I suspect that I will never exhaust my supply of vintage postcards. The latest job lot all feature Austrian scenes. These ones are almost all unused. Which makes them slightly more efficient to use – less time trying to decipher the scrawl on the back. I bought a batch of Devon ones recently from the 60s and 70s, one of the correspondents (writing to an address in London) had used the space to decry the amount of Northerners in Paignton.
As an aside – the postcard bottom left is of Linz – my one and only experience of hitchhiking was from Salzburg to Linz. Alas . . . not the centre of Linz but some motorway services on the outskirts, from which we decided to walk, and then catch a bus to the train station . . . bad decision. The hitchhiking itself was ok; apart from the driver showing us that he could operate the steering wheel with his knees.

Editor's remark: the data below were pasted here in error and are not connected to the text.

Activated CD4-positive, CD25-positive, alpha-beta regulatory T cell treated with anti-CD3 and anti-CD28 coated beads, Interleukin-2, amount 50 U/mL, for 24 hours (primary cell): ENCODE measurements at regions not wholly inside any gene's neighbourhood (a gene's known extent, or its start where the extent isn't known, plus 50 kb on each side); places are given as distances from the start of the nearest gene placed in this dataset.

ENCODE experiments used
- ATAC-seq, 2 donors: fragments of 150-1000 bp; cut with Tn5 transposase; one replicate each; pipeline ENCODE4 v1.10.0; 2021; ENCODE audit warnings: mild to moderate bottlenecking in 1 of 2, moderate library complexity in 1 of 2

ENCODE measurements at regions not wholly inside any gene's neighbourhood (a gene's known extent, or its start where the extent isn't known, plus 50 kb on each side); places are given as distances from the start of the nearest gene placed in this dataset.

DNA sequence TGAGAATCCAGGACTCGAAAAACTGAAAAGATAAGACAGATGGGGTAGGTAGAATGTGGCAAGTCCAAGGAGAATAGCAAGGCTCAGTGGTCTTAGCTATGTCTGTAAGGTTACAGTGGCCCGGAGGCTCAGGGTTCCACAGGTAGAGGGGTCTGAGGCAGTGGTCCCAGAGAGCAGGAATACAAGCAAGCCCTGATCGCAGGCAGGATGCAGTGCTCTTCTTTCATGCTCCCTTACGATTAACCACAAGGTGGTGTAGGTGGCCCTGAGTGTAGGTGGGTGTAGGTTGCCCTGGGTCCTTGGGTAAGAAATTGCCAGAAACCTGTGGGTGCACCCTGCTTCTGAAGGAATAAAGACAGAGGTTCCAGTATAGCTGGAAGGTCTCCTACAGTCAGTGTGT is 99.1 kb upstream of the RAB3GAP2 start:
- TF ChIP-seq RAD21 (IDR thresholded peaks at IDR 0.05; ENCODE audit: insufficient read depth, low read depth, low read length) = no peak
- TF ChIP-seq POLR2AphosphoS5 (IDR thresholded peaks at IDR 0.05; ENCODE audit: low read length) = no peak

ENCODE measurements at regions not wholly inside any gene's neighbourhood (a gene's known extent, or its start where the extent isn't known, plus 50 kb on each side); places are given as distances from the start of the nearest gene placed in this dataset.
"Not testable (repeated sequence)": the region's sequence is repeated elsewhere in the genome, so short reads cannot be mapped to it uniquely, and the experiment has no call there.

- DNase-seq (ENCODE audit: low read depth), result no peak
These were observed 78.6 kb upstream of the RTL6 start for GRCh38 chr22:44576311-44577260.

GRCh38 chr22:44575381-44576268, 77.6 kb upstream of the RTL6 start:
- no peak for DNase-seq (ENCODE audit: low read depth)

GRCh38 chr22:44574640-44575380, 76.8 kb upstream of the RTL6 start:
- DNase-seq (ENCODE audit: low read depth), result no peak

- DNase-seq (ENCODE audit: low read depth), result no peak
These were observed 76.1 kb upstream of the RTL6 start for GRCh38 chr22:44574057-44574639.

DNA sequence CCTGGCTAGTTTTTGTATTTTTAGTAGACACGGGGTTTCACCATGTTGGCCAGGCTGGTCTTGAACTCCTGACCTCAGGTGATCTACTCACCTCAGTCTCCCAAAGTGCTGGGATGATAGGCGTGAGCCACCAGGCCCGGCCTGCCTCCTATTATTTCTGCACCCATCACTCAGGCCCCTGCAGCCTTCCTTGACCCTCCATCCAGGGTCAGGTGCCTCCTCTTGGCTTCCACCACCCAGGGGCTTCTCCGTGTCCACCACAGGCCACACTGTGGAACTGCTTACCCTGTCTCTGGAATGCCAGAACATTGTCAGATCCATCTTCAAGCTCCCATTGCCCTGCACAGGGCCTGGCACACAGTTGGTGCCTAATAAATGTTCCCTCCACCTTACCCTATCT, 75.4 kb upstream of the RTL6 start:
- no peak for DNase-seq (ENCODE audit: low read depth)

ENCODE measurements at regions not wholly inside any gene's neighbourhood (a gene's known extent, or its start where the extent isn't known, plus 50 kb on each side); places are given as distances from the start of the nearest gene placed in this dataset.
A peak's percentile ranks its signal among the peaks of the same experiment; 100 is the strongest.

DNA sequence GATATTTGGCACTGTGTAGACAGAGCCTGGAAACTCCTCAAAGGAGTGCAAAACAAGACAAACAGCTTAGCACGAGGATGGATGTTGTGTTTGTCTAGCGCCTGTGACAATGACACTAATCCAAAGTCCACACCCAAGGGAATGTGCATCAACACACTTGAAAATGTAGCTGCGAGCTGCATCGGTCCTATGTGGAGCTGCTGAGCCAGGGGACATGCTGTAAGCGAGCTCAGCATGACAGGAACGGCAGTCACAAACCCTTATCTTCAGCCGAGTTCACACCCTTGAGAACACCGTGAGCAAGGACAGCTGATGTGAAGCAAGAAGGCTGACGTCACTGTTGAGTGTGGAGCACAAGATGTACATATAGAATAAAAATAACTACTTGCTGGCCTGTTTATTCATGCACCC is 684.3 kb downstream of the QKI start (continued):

I went to an auction last week and got outbid on everything that I wanted except for one thing. It needs some research but was made by either Karl or Franz Hagenauer in Vienna in, I guess, circa 1930. The Hagenauer father and son team were part of the Wiener Werkstätte – a community of artists and designers that evolved from the Secession movement and predated the Bauhaus – Schiele, Kokoschka and Klimt were all on the fringes of the association. The item is basically a hefty lump of brass. There’s something very nice about it.
Sometimes you sit in an auction room and everything goes your way. The items you don’t want have fierce bidding wars over them and the items you do want you manage to secure for low estimate. The specialities and knowledge of a rural auction house can only run so far. In the sale last week was an African head rest – catalogued at £40-£60. It sold for something like £2,500 with all the bids originating from 3 people bidding on the phones; my seated neighbour in the sale room said that he had been prepared to go up to £250. It wasn’t to be his day.
Filed under Craft, Design
Even chickens get camera shy.
Unfortunately they don’t seem to be shy in other aspects of life. I can now open the front door at almost any point during the day and guarantee that there will be 3 chickens installed on the front step. If they could actually muster the enthusiasm to lay some eggs I may be more forgiving.